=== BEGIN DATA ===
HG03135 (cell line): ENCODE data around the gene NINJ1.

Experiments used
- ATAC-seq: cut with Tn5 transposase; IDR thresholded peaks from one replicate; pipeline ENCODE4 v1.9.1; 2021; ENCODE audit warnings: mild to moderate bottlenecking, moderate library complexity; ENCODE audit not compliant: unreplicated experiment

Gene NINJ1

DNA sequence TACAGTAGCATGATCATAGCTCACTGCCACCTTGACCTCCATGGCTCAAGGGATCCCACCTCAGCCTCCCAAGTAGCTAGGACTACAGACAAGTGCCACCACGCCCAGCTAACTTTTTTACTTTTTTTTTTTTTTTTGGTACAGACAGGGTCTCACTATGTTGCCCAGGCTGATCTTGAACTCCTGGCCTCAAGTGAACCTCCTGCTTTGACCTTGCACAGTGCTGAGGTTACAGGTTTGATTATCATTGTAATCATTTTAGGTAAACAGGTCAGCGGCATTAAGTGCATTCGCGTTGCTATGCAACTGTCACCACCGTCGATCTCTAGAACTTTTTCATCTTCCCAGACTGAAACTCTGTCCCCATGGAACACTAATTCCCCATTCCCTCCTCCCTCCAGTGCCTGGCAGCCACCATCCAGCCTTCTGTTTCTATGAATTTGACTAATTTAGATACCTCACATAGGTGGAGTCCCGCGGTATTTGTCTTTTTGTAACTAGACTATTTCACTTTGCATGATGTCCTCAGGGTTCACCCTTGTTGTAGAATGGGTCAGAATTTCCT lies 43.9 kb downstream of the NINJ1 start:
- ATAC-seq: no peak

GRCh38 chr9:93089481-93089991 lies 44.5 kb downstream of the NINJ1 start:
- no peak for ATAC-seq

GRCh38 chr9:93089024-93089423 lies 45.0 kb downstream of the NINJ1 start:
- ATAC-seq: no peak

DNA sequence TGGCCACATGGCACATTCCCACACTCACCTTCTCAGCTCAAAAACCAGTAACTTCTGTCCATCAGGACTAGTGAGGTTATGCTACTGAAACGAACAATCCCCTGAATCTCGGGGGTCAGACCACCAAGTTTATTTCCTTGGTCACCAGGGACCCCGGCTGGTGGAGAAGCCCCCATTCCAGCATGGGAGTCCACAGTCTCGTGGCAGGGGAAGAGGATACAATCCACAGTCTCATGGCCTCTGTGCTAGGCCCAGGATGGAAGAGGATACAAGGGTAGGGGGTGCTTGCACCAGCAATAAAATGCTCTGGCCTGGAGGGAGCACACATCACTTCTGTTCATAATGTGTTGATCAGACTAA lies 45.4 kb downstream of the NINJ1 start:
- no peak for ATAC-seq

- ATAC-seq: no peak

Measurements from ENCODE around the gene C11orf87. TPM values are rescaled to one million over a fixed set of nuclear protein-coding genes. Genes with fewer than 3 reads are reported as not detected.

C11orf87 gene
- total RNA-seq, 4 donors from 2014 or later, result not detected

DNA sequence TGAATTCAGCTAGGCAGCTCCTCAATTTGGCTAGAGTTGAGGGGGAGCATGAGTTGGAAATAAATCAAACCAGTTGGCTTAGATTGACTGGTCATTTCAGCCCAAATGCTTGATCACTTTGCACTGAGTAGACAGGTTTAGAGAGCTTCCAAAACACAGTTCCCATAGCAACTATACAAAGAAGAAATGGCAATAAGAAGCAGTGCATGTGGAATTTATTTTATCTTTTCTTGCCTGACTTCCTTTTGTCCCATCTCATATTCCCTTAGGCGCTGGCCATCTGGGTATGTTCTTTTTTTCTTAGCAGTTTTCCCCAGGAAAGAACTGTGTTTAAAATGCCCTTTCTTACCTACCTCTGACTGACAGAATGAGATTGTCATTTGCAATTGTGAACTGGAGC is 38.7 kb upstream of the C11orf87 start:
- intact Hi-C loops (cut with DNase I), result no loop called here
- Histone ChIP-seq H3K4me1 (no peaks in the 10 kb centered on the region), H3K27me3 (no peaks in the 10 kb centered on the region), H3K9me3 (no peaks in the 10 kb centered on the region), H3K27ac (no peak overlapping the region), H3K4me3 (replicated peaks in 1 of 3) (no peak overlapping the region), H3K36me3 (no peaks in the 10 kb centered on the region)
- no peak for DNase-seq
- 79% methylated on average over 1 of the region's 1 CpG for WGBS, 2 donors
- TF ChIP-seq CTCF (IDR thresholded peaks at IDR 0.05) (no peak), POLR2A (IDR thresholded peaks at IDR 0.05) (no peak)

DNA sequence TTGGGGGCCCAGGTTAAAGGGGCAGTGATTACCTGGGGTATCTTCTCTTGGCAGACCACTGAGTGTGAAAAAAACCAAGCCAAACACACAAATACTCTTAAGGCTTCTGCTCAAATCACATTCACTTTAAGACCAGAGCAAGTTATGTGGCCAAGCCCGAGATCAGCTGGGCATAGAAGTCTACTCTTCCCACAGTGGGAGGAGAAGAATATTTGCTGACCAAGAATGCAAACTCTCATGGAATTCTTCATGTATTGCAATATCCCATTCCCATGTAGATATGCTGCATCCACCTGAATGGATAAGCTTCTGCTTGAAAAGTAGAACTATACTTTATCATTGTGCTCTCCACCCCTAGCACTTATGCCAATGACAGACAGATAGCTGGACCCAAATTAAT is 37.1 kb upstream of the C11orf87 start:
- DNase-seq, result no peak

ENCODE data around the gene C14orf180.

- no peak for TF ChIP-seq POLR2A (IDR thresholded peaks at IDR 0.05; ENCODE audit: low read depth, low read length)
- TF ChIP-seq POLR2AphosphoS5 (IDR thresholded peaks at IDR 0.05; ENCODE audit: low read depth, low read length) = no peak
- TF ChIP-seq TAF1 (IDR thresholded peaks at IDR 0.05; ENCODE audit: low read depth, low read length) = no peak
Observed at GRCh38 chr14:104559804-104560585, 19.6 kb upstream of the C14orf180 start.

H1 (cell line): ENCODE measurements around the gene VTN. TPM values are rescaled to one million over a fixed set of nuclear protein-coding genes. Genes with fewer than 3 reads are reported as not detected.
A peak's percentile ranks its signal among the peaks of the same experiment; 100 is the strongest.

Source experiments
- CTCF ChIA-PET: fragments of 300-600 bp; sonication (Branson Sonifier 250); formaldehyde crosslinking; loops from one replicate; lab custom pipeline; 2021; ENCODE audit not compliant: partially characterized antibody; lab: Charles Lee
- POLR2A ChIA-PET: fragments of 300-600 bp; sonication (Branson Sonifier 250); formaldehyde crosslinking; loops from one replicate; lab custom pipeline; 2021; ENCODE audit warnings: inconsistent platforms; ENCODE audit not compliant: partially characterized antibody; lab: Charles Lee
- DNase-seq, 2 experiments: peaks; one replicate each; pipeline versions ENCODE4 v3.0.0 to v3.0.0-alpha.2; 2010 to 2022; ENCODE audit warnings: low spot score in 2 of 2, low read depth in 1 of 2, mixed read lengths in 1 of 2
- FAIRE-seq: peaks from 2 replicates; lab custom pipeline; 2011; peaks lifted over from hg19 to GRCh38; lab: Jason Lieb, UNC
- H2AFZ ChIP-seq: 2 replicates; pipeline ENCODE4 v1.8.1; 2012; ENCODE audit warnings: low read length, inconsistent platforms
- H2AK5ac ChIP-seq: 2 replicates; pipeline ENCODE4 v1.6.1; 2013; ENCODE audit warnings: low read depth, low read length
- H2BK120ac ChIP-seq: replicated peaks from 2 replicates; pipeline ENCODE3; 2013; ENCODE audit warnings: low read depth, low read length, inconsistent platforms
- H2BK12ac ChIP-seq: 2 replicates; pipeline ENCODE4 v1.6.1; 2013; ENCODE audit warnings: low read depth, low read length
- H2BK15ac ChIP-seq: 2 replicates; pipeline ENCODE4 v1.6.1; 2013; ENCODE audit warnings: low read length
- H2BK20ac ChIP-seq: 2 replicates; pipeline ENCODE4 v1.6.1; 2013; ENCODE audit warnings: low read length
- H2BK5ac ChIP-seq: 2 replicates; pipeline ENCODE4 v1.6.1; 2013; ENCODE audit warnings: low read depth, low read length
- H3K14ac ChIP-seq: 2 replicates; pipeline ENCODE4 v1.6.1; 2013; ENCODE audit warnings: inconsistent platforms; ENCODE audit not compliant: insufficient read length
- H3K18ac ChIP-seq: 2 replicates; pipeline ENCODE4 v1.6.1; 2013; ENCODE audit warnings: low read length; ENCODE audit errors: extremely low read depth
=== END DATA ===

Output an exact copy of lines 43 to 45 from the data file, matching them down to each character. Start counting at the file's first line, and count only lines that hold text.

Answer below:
- H2BK5ac ChIP-seq: 2 replicates; pipeline ENCODE4 v1.6.1; 2013; ENCODE audit warnings: low read depth, low read length
- H3K14ac ChIP-seq: 2 replicates; pipeline ENCODE4 v1.6.1; 2013; ENCODE audit warnings: inconsistent platforms; ENCODE audit not compliant: insufficient read length
- H3K18ac ChIP-seq: 2 replicates; pipeline ENCODE4 v1.6.1; 2013; ENCODE audit warnings: low read length; ENCODE audit errors: extremely low read depth